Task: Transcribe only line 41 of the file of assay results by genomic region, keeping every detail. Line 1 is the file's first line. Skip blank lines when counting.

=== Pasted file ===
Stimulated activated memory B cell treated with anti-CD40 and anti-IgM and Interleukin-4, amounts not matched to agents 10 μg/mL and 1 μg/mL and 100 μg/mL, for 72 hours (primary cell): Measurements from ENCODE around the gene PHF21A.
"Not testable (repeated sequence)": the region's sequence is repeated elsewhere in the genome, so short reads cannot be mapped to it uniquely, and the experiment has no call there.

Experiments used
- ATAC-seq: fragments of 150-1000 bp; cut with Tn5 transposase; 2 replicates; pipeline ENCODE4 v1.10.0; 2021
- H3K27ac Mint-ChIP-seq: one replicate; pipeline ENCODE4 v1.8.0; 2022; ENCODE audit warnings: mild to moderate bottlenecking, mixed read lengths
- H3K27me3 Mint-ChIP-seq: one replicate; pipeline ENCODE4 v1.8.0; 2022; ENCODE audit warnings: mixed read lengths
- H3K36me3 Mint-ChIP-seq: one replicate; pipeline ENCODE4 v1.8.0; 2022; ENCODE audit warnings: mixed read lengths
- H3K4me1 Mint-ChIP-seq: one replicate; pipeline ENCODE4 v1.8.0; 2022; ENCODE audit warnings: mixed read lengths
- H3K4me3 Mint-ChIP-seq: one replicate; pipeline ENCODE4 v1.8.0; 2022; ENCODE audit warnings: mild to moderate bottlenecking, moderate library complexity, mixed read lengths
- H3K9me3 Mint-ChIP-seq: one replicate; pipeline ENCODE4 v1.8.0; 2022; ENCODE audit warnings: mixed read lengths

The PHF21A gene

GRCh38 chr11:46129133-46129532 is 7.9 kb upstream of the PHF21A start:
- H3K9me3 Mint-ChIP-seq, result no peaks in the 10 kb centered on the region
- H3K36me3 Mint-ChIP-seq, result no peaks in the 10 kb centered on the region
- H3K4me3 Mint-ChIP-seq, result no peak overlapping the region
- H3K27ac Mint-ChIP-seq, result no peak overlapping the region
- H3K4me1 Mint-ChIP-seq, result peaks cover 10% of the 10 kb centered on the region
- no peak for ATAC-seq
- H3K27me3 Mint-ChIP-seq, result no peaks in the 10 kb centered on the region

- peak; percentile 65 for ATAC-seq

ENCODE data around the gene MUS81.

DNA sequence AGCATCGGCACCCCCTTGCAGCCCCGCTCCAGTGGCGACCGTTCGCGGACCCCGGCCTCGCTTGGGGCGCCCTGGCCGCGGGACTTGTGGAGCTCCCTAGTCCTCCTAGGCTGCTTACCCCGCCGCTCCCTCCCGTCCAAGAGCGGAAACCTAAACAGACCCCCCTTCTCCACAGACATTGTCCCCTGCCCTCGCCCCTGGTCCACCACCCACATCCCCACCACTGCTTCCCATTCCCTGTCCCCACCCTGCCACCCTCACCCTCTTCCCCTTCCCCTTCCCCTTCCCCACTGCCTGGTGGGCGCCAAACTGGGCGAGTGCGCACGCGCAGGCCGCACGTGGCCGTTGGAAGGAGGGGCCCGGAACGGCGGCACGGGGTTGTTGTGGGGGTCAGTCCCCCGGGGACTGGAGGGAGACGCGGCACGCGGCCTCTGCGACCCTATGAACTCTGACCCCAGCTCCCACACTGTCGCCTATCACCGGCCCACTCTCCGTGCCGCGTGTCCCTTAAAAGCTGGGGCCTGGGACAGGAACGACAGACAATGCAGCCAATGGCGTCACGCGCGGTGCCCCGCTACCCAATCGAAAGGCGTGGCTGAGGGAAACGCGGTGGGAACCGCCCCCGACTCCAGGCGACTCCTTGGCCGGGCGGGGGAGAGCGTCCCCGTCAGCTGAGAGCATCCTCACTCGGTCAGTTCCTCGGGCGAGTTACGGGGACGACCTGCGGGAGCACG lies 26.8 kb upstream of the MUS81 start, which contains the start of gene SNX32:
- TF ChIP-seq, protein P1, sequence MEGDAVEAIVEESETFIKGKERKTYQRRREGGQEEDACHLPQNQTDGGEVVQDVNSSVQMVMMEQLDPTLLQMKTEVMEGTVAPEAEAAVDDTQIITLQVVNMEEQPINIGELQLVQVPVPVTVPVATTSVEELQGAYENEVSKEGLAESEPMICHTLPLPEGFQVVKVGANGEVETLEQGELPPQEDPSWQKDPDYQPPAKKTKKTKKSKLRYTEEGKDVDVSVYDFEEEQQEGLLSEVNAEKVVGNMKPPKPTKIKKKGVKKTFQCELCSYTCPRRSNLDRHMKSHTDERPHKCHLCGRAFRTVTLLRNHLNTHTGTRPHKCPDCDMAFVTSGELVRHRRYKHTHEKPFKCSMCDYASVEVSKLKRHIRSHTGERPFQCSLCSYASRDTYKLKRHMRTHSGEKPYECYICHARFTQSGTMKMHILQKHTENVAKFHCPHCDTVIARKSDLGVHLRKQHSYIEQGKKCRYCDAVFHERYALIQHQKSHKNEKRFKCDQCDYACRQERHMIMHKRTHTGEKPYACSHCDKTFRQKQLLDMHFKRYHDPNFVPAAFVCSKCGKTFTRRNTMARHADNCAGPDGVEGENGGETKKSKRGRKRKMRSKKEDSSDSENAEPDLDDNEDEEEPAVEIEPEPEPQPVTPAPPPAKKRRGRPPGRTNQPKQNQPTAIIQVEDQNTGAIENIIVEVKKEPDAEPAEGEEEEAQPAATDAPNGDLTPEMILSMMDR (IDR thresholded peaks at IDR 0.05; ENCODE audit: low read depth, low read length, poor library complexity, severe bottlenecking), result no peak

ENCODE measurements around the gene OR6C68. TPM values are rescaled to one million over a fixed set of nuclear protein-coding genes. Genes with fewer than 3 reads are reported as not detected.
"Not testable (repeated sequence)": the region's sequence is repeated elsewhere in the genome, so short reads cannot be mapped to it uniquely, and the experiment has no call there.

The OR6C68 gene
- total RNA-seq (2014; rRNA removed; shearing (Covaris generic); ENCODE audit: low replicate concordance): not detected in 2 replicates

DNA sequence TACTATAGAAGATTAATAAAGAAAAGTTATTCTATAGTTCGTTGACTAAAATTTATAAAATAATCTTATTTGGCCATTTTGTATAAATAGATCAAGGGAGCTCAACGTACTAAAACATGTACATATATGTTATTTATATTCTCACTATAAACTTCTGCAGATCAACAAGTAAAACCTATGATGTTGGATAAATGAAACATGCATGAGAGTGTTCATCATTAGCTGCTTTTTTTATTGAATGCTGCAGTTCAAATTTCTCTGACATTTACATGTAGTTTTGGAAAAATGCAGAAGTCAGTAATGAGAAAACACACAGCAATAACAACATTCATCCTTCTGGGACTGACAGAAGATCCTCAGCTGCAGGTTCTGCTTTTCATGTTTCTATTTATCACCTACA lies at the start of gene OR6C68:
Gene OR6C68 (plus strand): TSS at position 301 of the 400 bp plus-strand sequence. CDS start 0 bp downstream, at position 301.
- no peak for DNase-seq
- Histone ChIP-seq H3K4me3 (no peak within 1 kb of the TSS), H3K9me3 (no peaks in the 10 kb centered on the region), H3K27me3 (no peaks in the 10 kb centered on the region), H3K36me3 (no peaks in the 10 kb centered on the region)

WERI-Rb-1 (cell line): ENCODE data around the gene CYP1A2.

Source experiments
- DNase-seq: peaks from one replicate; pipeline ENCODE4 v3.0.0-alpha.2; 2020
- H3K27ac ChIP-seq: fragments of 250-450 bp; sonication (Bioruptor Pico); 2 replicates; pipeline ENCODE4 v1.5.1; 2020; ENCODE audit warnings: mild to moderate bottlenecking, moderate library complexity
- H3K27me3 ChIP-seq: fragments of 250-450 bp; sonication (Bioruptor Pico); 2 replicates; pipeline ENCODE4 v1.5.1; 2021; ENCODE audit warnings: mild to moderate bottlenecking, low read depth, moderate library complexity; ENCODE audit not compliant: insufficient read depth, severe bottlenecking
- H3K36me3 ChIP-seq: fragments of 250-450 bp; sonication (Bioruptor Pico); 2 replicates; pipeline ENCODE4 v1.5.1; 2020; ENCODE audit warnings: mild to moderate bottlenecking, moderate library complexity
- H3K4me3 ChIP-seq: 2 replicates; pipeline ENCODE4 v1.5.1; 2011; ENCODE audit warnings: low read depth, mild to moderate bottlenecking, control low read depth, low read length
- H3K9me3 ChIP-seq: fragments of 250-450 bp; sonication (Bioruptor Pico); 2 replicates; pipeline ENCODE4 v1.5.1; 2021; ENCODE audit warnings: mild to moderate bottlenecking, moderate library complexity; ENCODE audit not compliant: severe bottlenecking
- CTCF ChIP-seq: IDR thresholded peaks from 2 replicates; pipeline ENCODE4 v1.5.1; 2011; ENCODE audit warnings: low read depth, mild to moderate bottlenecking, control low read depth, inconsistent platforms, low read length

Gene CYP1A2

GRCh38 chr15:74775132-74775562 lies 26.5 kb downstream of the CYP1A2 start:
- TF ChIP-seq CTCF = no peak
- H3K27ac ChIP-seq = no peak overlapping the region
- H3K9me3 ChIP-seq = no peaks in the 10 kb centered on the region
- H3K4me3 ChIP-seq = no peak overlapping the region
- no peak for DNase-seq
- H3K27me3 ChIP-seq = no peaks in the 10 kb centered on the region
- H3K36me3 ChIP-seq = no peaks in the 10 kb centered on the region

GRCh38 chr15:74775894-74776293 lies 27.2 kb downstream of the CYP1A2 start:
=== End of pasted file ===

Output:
Gene CYP1A2